9. 9. SOUNDOFF! September 5, 2013 News photos by phil grout LEFT: Incoming commander of First Army Division East, Maj. Gen. Jeffrey L. Bailey, speaks during the change-of-command ceremony on Aug. 26 at McGlachlin Parade Field. Bailey comes to First Army Division East following an assignment as the chief of operations (G-3/5/7), U.S. Army Forces Command, Fort Bragg, N.C. RIGHT: Maj. Gen. Kevin R. Wendel, First Army Division East’s outgoing commander, ends his 30-month tour with Division East. More than 36,000 service members mobilized and more than 52,000 demobilized during Wendel’s tenure. By Amanda C. Glenn First Army Division East Public Affairs Office Maj. Gen. Jeffrey L. Bailey took com- mand of First Army Division East from Maj. Gen. Kevin R. Wendel in a ceremony on Aug. 26 at McGlachlin Parade Field. Bailey assumed command following an assignment as the chief of operations (G-3/5/7), U.S. Army Forces Command, Fort Bragg, N.C. “Thank you for joining us today on this momentous occasion to recognize the leadership of two superb Army senior officers,” said First Army Commanding General, Lt. Gen. Michael Tucker, the ceremony host. Division East has had a positive impact on the readiness of the Army’s operation- al Reserve, said Tucker. More than 36,000 service members mobilized and more than 52,000 demobilized during Wendel’s tenure from March 2011 to August 2013. “Kevin, your skillful division command leadership during the last 30 months has been absolutely masterful,” Tucker said. “I just want to personally say thanks.” Tucker compared Wendel to a great baseball pinch hitter, referencing the five months when Wendel commanded both First Army and Division East. “Major General Wendel’s prowess at being dual-hatted must be well known across our Army,” Tucker said. “In a few days, Kevin will depart for his new assignment to — once again —don two command hats as the commander of the Combined Security Transition Com- mand-Afghanistan and commander of the North Atlantic Treaty Organization Training Mission-Afghanistan in support of Operation Enduring Freedom.” During an award ceremony just prior to the change of command, Tucker pre- First Army DIV East changes commanders; readiness still priority sented Wendel with the Distinguished Defense Service Medal for all he accom- plished as commander of both First Army and Division East. His wife, Denise Wendel, was pre- sented with the Outstanding Civilian Service Medal for her support to the Sol- diers, families and Division East members across the command. “Kevin, your superb dedication to Division East, First Army and our nation exemplifies the best in what our nation expects from our Army’s greatest leaders,” Tucker said. “Your legacy with Division East is cemented, and you should take great pride in knowing you leave behind a great training organization that truly lives up to your unit’s motto, ‘Train for Combat.’ “Your reputation and that of your divi- sion as the premier Reserve component training formation makes it obvious why you were selected for your next job.” Wendel emphasized the professional- ism of his trainer/mentors as well as the impact they make every day on the readi- ness of the Operational Reserve as well as their growing training mission to other elements of the Army’s total force. “The brigades you see on the field deliver world-class training,”Wendel said. “Bottom line — what you see before you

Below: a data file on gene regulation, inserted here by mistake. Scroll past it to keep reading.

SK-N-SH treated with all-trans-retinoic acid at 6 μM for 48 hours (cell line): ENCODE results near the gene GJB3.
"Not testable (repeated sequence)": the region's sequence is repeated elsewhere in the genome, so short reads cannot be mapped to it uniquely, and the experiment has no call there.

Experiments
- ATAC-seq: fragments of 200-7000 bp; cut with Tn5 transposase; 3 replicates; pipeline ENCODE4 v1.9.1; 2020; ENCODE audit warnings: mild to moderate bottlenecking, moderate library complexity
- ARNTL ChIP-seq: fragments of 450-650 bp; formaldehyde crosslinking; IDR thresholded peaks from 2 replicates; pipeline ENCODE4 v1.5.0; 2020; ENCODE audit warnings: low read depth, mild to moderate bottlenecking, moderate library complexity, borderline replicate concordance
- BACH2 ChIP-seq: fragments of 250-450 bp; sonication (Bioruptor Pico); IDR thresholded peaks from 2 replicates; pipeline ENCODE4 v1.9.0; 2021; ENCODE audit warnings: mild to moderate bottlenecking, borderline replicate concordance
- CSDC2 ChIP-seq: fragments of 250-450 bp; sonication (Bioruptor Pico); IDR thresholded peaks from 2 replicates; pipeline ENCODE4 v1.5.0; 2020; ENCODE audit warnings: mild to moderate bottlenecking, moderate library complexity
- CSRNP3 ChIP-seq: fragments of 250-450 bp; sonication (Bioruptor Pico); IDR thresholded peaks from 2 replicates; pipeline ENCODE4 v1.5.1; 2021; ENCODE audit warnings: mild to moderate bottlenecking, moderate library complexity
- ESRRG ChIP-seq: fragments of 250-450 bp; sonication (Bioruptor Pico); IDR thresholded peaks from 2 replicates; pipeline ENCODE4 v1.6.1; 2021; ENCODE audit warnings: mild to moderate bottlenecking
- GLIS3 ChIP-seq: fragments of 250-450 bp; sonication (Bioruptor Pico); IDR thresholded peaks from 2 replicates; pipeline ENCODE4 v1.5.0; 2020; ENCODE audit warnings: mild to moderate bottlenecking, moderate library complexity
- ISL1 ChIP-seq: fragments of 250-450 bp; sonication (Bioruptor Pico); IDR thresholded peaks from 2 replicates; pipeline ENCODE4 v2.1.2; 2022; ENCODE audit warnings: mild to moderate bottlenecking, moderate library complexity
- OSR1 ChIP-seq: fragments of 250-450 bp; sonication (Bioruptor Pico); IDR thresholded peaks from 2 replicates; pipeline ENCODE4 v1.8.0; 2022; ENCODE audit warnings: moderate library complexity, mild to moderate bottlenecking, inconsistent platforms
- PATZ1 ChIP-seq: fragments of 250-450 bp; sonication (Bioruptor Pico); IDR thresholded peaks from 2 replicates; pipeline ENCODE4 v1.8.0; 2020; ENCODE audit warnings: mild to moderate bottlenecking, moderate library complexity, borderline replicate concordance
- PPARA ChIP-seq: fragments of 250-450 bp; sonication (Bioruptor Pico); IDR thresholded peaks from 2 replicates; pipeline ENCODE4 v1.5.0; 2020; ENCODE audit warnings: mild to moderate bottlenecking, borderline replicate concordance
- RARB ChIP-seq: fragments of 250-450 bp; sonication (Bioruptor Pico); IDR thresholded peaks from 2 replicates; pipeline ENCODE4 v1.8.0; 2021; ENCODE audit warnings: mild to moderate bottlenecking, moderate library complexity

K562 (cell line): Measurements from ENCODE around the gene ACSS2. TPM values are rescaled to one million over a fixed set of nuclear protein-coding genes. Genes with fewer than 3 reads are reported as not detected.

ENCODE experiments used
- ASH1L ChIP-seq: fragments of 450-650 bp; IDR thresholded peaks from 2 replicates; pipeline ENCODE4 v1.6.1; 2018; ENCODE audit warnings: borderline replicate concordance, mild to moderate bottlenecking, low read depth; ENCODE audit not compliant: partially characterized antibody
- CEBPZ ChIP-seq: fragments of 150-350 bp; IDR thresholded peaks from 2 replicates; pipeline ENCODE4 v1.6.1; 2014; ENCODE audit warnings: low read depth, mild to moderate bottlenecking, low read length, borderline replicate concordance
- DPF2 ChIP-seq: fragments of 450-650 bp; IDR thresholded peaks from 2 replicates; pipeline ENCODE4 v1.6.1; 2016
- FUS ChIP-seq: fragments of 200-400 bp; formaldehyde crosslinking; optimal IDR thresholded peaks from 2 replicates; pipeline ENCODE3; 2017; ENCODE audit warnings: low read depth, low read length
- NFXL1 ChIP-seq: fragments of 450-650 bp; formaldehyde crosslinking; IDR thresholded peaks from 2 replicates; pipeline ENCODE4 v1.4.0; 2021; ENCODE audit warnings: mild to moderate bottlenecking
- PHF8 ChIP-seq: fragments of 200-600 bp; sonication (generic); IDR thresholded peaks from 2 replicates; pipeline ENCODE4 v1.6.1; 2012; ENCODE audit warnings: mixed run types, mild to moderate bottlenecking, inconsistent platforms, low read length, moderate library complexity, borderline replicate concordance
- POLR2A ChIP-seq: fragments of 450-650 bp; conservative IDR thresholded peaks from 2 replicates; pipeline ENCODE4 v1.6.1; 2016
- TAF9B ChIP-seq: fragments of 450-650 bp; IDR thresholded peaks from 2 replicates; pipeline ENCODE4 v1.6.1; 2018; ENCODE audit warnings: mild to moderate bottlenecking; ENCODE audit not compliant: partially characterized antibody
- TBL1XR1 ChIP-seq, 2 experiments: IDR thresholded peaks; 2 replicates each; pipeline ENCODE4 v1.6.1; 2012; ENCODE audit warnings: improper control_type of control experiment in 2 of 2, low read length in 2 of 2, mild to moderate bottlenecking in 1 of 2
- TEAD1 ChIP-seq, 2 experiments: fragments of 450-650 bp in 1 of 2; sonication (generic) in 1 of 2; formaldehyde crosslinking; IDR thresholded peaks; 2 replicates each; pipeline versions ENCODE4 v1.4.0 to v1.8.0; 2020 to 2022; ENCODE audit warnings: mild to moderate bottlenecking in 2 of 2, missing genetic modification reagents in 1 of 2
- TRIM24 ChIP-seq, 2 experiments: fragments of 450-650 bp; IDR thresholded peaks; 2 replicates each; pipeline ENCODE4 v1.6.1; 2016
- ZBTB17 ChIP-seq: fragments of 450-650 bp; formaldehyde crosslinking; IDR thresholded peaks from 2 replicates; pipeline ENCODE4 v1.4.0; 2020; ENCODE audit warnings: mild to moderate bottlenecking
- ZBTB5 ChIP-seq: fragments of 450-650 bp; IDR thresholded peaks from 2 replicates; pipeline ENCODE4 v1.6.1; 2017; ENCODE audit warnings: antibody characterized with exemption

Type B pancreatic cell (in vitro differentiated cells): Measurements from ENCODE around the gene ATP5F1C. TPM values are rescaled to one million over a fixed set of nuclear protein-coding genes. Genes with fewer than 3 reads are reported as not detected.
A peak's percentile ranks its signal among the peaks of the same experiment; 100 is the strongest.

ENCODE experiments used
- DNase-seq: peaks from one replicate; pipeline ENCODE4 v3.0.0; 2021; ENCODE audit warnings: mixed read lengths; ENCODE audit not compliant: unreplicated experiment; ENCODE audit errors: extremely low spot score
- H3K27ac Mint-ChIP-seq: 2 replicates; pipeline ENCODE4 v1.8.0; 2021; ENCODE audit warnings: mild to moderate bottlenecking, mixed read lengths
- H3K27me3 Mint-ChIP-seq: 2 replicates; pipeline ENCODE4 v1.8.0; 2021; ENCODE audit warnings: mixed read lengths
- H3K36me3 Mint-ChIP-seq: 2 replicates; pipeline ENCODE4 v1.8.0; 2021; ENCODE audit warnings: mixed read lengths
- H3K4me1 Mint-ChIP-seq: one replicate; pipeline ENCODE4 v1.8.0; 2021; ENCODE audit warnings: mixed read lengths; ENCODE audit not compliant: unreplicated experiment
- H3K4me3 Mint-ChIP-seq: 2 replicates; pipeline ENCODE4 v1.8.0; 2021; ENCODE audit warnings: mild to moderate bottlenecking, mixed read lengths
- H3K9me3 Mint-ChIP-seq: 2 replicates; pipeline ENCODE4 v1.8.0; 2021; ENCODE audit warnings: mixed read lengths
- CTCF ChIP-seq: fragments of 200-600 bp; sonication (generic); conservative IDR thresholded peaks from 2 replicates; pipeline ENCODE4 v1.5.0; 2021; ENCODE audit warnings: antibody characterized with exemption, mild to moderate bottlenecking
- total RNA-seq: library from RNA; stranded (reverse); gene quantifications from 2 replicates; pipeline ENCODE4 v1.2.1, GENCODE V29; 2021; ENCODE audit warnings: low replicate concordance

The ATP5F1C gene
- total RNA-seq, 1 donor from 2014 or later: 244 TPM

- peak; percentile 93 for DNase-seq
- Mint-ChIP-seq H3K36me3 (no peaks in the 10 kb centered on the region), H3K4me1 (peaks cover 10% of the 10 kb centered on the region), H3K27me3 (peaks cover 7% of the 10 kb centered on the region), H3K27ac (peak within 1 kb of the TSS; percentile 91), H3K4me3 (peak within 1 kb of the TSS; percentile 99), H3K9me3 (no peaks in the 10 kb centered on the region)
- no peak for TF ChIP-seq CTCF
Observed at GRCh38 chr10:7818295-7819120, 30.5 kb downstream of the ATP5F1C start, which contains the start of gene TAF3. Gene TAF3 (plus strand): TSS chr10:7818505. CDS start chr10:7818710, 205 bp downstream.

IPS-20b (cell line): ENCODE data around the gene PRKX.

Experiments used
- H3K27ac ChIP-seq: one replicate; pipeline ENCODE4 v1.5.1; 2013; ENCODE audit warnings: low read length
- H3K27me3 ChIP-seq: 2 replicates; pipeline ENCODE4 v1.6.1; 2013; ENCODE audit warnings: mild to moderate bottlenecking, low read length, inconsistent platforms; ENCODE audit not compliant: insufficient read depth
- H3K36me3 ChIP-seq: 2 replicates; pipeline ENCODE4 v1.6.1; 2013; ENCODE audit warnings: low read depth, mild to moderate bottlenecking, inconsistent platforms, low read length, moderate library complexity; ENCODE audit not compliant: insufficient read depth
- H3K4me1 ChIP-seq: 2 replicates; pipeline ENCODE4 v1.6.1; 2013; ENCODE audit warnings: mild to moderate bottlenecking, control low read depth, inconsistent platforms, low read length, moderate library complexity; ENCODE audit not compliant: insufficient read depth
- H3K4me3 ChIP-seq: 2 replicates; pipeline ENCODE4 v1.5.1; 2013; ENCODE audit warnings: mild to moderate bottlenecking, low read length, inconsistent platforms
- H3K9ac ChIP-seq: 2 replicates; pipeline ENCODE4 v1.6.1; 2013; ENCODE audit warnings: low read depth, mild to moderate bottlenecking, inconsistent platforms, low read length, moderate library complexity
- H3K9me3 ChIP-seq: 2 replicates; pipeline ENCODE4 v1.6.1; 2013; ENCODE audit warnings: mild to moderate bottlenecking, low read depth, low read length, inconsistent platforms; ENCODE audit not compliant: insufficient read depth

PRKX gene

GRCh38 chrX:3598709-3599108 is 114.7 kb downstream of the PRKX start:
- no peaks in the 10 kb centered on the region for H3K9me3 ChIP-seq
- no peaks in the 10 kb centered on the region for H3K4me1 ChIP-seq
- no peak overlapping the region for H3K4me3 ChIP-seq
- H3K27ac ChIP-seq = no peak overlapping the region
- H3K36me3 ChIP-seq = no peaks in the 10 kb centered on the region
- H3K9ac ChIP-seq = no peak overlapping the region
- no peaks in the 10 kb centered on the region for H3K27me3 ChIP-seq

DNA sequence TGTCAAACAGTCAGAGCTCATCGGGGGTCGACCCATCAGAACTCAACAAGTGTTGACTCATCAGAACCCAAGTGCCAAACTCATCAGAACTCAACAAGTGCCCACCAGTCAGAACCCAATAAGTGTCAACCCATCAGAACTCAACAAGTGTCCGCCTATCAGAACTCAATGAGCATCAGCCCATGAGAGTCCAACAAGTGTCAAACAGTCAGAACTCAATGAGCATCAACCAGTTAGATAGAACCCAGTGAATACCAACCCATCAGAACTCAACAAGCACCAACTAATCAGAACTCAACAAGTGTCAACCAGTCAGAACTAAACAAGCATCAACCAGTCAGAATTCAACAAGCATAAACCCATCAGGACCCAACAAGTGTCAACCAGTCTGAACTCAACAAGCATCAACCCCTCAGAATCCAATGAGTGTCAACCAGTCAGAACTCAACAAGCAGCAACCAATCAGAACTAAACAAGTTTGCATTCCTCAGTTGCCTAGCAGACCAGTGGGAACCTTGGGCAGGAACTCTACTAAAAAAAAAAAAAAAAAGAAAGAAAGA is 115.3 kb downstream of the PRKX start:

10. 10. September 5, 2013 SOUNDOFF! 11 is a team of teams that trains, and they do a magnificent job.” He noted that even as the Army begins drawing down, the First Army mission will continue, focusing on enabling and supporting readiness in the Operational Reserve. “What senior leaders are seeing is that our unique, multicomponent approach is one of the most cost-effective training options available to the Army,” Wendel said. “Our teams are small but highly effective, delivering relevant, mission- focused, standards-based training at exceptional value.” Wendel thanked all team, staff, and enterprise and installation partners throughout the Division East footprint for ensuring the division and his success over the last 30 months. “I have been blessed by being sur- rounded by a superb staff, our brigade commanders, their command sergeants major, trainer/mentors, and civilians — experts in every facet of manning, equip- ping, training, mobilizing and demobiliz- ing our nation’s Reserve component,” he said. “I am in awe of what you do. It has been a distinct honor and privilege to serve with all of you and the Soldiers in your ranks. Train for combat.” After thanking his wife and family for photo by phil grout (Left) Incoming Commander Maj. Gen. Jeffrey L. Bailey receives the First Army Division East guidon from First Army Commander Lt. Gen. Michael Tucker during a change-of-command ceremony held Aug. 26 at McGlachlin Parade Field. Bailey assumed command from Maj. Gen. Kevin R. Wendel as the leader of the Fort Meade- based organization. LEFT: First Army Division East Soldiers stand in formation on McGlachlin Parade Field during the change-of-command ceremony. The event, held Aug. 26, marked the change in leadership for the organization. photo courtesy first army division east their support, Wendel welcomed Bailey and his wife, Karen, to the First Army Division East family. “It is a real pleasure to see a great war- fighter, leader and trainer join the divi- sion,” Wendel said. “As you can see from Jeff Bailey’s bio, there is no one more qualified to command Division East.” Bailey thanked all the general officers, family members, guests, and installation and enterprise partners attending the ceremony before specifically thanking Tucker for allowing him to command Division East. “Thank you for the privilege of com- mand and honor you’ve bestowed on me,” he said. “I understand the magnitude of the responsibility you’ve given me, and I want you to know Karen and I are will- ing, ready, able and committed to the task. We’re going to make your Army and this division successful.” Bailey had a special message for Wen- del. “I’ve stood in admiration and awe of this division over the last year,” he said. “I want you to know I’m committed to carrying on the legacy you’ve established over the last few years, and we’ll keep pushing forward.” Bailey then turned his attention to the brigade leaders and all the Soldiers assembled on the parade field. “To the commanders and Soldiers on the field, it’s an honor to see you out there, and I’m thrilled to be joining your ranks today,” he said. “You enjoy a tre- mendous reputation … across the U.S. Army. I’m looking forward to working shoulder-to-shoulder with you as we con- tinue to work the task that’s ours in First Army Division East.”